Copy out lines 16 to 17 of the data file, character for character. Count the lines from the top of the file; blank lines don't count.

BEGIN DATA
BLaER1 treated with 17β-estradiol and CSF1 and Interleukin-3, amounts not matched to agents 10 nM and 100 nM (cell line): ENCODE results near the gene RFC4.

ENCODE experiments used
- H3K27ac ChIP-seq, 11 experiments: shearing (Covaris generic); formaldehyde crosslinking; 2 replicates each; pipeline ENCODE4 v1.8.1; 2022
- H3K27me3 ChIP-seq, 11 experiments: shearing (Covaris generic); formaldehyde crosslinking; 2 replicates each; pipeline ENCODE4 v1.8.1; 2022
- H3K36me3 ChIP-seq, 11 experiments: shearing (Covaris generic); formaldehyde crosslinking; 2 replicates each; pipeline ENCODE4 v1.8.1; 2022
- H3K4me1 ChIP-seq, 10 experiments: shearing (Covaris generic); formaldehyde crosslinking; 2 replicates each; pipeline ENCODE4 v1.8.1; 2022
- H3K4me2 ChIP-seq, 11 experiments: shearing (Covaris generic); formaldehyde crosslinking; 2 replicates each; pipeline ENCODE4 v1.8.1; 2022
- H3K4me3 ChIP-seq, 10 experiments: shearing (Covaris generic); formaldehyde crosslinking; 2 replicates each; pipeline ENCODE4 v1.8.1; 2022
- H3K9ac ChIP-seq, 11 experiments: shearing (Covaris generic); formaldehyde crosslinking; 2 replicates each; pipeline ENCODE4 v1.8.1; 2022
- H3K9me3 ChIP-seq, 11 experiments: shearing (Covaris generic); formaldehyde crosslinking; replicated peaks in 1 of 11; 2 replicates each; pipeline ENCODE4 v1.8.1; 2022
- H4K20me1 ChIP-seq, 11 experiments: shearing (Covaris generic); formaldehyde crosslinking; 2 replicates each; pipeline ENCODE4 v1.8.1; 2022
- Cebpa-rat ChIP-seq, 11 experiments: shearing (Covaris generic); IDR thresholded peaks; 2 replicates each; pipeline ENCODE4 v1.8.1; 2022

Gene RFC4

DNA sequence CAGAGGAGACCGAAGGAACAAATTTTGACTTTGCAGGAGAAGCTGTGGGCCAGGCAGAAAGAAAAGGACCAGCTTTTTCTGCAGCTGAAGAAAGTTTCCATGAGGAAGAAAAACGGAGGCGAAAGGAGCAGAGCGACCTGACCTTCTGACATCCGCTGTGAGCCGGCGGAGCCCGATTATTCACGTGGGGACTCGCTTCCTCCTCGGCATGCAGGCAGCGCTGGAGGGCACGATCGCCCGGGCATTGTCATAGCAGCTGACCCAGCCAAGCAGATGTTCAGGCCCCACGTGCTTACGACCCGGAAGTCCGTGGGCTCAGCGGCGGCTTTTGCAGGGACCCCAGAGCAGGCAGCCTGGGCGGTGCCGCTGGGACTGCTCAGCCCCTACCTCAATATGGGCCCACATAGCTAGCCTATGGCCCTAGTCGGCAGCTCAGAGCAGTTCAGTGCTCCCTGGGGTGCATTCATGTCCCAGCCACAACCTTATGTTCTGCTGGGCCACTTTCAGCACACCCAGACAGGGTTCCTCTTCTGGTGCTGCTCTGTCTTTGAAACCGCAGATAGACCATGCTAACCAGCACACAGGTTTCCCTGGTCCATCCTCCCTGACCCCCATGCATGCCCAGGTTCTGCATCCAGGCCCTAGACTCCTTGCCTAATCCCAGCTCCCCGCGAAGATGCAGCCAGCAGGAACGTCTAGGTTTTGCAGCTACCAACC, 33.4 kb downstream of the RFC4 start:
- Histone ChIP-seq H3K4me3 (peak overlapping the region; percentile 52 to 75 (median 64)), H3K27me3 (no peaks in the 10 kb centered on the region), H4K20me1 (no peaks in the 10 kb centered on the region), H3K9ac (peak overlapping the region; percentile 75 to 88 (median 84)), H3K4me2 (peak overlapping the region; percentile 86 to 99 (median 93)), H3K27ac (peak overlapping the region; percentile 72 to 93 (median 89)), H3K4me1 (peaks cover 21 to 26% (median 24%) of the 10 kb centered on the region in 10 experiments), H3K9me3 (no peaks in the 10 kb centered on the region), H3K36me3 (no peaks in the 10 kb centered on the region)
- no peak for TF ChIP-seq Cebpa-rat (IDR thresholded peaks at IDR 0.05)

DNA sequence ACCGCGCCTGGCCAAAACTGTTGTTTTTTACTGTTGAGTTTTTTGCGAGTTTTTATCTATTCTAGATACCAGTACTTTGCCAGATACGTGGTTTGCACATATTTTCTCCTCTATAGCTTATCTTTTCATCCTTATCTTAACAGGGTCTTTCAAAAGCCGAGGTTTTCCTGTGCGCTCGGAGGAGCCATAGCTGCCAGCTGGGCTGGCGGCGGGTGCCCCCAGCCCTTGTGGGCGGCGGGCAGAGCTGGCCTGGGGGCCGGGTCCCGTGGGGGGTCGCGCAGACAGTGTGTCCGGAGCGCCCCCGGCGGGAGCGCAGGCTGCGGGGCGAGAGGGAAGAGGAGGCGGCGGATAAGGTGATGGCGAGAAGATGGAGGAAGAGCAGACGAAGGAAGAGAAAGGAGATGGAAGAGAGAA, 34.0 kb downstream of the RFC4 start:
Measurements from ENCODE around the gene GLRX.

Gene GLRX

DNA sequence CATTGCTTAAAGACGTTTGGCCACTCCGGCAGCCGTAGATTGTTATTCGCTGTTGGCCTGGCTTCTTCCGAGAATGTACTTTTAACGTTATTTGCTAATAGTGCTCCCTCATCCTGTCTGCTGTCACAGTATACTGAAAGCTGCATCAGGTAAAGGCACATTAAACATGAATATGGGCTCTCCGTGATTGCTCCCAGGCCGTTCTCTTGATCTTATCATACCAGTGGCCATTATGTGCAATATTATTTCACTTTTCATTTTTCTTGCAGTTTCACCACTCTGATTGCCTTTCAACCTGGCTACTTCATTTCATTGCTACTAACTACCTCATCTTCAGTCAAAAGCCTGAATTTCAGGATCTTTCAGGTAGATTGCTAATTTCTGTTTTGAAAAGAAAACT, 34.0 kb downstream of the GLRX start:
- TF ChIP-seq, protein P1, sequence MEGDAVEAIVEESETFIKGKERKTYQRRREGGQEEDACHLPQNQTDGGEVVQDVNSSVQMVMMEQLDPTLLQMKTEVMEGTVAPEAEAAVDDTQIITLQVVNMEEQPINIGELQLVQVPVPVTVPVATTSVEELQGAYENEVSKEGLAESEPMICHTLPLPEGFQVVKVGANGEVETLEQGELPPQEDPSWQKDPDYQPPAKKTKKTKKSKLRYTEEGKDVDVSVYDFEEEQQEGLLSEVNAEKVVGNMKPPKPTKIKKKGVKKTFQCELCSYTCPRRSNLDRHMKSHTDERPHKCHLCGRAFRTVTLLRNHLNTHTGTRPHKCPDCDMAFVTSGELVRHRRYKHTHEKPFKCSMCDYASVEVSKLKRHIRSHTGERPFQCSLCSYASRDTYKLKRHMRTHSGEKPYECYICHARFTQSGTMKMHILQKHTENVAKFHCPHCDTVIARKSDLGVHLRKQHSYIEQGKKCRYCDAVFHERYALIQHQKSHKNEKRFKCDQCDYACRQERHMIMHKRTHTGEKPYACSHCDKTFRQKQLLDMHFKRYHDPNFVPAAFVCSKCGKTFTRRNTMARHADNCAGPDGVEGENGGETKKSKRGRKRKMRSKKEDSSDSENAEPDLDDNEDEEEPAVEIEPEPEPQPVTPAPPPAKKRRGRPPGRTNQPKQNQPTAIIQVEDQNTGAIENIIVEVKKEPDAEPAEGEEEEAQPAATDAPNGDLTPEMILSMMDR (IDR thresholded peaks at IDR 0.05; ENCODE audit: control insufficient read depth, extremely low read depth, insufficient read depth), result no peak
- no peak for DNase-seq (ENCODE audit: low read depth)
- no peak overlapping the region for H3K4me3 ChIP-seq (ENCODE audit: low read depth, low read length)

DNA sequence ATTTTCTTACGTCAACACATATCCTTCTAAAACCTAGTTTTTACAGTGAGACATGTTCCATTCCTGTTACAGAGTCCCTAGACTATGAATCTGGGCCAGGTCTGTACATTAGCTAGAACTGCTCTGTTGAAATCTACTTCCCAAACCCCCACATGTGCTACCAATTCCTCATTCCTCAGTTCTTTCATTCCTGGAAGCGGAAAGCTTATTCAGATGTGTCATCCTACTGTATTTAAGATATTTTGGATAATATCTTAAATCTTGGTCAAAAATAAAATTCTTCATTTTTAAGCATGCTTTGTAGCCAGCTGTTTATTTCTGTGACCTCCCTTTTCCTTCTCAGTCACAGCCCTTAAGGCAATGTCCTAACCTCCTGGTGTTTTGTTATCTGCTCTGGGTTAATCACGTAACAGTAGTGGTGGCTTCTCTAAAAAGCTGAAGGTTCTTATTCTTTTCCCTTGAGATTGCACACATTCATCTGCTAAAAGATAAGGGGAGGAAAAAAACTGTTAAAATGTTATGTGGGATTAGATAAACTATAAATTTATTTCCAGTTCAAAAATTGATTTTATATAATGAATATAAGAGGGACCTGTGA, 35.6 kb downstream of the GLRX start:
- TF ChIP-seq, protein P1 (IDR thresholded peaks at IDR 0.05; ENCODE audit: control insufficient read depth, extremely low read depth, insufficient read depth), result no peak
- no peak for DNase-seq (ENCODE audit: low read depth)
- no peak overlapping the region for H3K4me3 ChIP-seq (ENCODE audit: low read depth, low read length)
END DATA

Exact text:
- no peak for TF ChIP-seq Cebpa-rat (IDR thresholded peaks at IDR 0.05)

DNA sequence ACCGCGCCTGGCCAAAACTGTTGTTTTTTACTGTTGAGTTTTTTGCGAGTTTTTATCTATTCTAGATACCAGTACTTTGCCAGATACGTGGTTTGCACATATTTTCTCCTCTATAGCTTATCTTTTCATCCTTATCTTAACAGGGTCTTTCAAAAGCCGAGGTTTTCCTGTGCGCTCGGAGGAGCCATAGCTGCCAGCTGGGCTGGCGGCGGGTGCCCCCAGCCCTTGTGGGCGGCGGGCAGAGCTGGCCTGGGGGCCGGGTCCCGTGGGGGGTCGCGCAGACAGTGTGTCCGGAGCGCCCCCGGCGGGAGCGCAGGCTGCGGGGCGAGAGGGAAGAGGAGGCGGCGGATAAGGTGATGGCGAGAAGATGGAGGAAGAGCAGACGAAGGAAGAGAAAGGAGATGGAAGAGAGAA, 34.0 kb downstream of the RFC4 start: